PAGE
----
Further examination of cell cycle progression-associated genes including ADA, CCND3, POLD2, CDC25C and CDC2 were performed, the selection was on the basis of their reported function associated with transcriptional regulation of the cell cycle (19). The mRNA expression of CDC2 and CDC25C in p63-siRNA-transfected cells were found substantially reduced after 24–72 h treatment. This finding was verified in three GCTSC cell lines as well as MSCs (Fig. 5A). p63 siRNA-mediated downregulation of CDC2 at protein level was confirmed by western blot analysis (Fig. 5B), however, CDC25C protein was not detected in GCTSCs in the assay (data not shown).

In vivo binding of p63 to the regulatory regions of CDC2 and CDC25C genes

A chromatin immunoprecipitation assay was performed to correlate the transcription of CDC2 and CDC25C genes with the in vivo recruitment of p63 on their regulatory regions. Cross-linked chromatin from two GCTSC cell lines were immunoprecipitated with a specific anti-p63 antibody (Fig. 5C). p63 was bound to the p53-RE present in the regulatory region of CDC2 and CDC25C genes.

Discussion

In the present study, we confirmed p63 expression in the mono-nuclear cells in GCT, which is consistent with the data reported elsewhere (7,8). By quantitative real-time PCR analysis, we showed a higher level (>15-fold) of TAp63 expression in GCTSCs than that in MSCs. Furthermore, we observed a 75% knockdown of p63 gene in GCTSCs by siRNA transfection at 72 h, which led to a greatly reduced cell proliferation rate to 20 to 32% of the control in three GCTSC cell lines examined. Suppression of endogenous p63 induced cell cycle arrest at S-phase in GCTSCs. These findings suggest that p63 may regulate specific genes associated with cell cycle progression. Thus a number of cell cycle associated genes regulating the tumor suppressor activity of p53 were further investigated. It was found that the mRNA expression of CDC2 and CDC25C was substantially reduced by p63-siRNA transfection for 24–72 h. By ChIP assay, p63 was found to be recruited on the regulatory regions of both CDC2 and CDC25C genes which contain the p53-REs in GCTSCs. The in vivo binding of p63 to both CDC2 and CDC25C p53-REs in GCTSC suggests that p63 may promote GCT progression by inactivating the tumor suppressor activity of p53.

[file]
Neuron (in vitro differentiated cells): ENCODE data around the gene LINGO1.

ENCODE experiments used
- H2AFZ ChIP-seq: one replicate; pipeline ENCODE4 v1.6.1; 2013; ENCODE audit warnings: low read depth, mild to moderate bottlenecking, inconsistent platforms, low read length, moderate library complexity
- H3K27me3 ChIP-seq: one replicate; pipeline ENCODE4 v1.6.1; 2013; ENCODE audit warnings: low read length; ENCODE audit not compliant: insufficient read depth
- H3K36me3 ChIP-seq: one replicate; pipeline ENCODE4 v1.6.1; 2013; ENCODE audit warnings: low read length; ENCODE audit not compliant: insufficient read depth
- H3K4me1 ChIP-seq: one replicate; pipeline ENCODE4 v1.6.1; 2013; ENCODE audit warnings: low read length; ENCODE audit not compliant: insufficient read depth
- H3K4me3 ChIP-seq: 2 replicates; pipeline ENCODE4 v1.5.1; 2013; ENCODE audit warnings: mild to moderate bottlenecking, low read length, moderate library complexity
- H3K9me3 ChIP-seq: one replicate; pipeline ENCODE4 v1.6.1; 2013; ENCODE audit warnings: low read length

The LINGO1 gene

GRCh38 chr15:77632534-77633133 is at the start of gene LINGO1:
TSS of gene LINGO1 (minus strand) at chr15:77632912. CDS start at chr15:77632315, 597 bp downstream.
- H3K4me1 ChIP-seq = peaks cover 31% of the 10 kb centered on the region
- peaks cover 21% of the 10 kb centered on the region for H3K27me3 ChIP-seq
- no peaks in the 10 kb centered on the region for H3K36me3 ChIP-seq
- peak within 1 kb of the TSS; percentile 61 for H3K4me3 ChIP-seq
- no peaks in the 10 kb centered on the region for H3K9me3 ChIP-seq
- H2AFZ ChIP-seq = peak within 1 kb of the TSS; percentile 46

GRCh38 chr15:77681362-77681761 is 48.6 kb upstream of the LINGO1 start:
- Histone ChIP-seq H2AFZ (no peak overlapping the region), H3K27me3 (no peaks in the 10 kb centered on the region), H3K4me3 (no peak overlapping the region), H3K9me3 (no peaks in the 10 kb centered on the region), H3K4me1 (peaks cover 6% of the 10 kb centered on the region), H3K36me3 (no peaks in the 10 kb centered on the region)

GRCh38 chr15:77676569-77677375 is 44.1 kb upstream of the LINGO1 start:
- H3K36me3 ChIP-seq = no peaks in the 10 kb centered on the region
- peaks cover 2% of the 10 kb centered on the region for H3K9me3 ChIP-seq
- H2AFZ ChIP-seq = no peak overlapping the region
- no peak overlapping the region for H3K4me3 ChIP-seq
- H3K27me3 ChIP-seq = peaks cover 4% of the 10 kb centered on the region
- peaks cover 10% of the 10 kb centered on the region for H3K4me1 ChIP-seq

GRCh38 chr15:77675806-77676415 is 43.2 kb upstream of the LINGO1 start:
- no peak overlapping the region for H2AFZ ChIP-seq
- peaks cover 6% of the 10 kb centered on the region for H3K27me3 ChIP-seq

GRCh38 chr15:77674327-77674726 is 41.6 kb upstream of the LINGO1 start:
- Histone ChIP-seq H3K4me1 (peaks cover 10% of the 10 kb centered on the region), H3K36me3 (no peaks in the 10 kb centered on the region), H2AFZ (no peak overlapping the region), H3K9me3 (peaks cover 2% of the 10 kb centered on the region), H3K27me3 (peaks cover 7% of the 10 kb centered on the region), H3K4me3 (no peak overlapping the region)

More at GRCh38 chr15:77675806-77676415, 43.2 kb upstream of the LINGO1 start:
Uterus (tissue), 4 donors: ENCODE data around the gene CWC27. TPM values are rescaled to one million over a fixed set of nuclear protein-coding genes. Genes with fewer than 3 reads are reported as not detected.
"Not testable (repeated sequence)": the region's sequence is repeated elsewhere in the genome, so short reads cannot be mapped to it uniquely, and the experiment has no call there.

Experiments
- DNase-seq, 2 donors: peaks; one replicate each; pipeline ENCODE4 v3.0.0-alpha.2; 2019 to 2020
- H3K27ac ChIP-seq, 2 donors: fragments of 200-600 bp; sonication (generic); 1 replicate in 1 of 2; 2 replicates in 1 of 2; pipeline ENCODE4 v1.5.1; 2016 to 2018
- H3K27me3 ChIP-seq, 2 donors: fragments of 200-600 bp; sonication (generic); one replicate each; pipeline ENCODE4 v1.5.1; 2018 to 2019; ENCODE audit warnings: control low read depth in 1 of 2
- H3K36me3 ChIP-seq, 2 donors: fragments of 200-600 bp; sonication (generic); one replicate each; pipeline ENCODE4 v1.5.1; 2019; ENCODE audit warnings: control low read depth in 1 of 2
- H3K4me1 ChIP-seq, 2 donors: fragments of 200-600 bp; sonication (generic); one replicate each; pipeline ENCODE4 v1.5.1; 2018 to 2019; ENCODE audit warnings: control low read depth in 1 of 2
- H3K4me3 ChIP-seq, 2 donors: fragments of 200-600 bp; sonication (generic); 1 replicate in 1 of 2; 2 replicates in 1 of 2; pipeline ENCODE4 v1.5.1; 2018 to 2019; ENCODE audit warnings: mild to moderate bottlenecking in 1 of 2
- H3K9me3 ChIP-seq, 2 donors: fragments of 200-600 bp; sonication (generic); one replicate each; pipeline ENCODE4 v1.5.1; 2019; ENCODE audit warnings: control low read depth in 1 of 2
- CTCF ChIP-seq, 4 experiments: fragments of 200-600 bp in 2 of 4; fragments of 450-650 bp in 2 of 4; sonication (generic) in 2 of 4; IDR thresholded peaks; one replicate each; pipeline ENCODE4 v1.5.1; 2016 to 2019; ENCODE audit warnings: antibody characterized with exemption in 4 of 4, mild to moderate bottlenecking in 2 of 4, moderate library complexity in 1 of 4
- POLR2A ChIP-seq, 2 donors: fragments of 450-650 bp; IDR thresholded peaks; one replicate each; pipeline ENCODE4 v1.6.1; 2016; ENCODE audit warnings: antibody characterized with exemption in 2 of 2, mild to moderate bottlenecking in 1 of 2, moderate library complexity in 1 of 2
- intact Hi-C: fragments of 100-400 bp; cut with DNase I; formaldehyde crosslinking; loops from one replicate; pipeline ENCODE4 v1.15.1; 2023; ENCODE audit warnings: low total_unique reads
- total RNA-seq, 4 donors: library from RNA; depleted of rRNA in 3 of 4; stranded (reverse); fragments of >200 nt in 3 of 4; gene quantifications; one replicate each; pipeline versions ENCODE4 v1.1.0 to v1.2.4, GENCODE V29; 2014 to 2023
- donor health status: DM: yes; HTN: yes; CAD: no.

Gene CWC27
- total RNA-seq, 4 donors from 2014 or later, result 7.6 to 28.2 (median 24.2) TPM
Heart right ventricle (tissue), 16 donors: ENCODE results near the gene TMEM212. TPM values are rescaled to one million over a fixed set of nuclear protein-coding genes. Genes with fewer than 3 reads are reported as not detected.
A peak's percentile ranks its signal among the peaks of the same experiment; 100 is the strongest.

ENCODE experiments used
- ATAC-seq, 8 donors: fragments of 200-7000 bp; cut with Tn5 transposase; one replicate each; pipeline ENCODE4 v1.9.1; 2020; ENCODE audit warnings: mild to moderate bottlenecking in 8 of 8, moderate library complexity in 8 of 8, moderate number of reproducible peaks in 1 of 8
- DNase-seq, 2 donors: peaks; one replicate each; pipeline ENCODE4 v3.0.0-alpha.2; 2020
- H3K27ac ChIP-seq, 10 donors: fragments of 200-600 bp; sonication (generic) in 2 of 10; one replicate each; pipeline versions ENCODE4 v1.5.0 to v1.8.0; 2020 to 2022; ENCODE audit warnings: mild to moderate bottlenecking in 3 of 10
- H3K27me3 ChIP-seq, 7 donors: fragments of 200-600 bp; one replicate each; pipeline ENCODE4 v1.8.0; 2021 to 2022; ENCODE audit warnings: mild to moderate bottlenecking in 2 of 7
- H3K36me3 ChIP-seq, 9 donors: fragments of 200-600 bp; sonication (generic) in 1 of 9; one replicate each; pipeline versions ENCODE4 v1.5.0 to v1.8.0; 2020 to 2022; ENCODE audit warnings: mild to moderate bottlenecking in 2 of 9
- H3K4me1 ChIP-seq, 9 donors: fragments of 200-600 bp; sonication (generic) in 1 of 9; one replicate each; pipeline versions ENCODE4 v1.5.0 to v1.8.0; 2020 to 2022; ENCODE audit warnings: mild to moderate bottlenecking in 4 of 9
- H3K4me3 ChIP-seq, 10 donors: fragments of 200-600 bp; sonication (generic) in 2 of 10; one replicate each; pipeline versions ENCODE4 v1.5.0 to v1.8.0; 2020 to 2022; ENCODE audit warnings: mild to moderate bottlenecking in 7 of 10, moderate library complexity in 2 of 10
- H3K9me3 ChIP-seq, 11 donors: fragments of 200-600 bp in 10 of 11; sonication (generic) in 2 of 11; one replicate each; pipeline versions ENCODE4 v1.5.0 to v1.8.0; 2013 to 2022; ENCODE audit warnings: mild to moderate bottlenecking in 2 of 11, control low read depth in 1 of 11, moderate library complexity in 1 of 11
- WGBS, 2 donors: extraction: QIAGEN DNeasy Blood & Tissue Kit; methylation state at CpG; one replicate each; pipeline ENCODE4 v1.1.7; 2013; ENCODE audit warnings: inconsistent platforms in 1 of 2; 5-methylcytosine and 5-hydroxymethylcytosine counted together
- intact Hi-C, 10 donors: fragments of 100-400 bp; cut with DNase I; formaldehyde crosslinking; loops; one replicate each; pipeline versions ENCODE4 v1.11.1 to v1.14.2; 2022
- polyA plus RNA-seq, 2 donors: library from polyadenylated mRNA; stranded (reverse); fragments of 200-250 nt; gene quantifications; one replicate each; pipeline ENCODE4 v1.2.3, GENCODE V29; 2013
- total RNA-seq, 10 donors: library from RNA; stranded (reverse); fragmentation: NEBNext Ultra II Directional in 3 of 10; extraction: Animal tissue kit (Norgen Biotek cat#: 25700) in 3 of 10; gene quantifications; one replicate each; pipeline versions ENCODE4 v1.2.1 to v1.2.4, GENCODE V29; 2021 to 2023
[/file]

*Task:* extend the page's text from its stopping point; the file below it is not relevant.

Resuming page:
TAp63 was also found to inactivate the tumor suppressor activity of p53 in thyroid cancer and promotes cancer progression (20). There has been growing evidence that p63 is involved in oncogenesis through different mechanisms. For example, p63 mediates survival in squamous cell carcinoma by suppression of p73-dependent apoptosis (21); it also contributes to tumori-genesis by conferring a proliferative potential on cancer cells, allowing increased self-renewal by transactivating target genes responsible for cell division such as the adenosine deaminase gene (22). In addition, an imbalance in the expression of TA and DN isoforms for the benefit of DNp63 variants has been reported in squamous cell carcinoma of the nasopharynx (23), skin (24), lung (25), bladder (26) and oesophagus (27). The overexpression of DNp63 in many cancers (28,29) provides evidence that DNp63 may be a true oncogene in several tumor types. Nevertheless, a previous report showing TAp63 expression in gastric cancer suggests that TAp63 may also be involved in tumor progression (30). The detailed mechanisms of p63 in GCT tumorigenesis, however, remain obscure at the molecular level; further studies on the regulation of gene transcription of CDC2 and CDC25C and inactivation of p53 are necessary to further validate our hypothesis.

In summary, this study demonstrated that p63 regulated cell proliferation through two cell cycle related genes, CDC2 and CDC25C, by binding to their p53-REs in human GCTSCs. This provides a potential molecular rationale for treating GCT through targeting p63 gene. Knockdown of the overexpressed p63 by gene delivery for inhibiting the neoplastic stromal cell proliferation may provide a novel therapeutic strategy for GCT. The significant advantage of the gene therapy is that it may reduce the proliferation rate of the neoplastic GCTSCs and attenuate the aggressiveness of the GCT, resulting in less bone destruction. This may enable clinicians to scale back the extent of surgery, thereby preventing the unnecessary sacrifice of major bones and joints. Indeed, our group has recently pioneered the minimally invasive approach towards GCT treatment. This gives a major clinical benefit to GCT patients as it reduces the need for major surgery and enables the delivery of potential adjuvant drugs directly into the tumor cavity (31).

Acknowledgements

This study was supported by the Direct Grant for Research 2010/2011, CUHK (ref. no. 2010.1.060).

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APA
Lau, C.P., Ng, P.K., Li, M.S., Tsui, S.K., Huang, L., & Kumta, S.M. (2013). p63 regulates cell proliferation and cell cycle progression‑associated genes in stromal cells of giant cell tumor of the bone. International Journal of Oncology, 42, 437-443. https://doi.org/10.3892/ijo.2012.1727
MLA
Lau, C. P., Ng, P. K., Li, M. S., Tsui, S. K., Huang, L., Kumta, S. M."p63 regulates cell proliferation and cell cycle progression‑associated genes in stromal cells of giant cell tumor of the bone". International Journal of Oncology 42.2 (2013): 437-443.
Chicago
Lau, C. P., Ng, P. K., Li, M. S., Tsui, S. K., Huang, L., Kumta, S. M."p63 regulates cell proliferation and cell cycle progression‑associated genes in stromal cells of giant cell tumor of the bone". International Journal of Oncology 42, no. 2 (2013): 437-443. https://doi.org/10.3892/ijo.2012.1727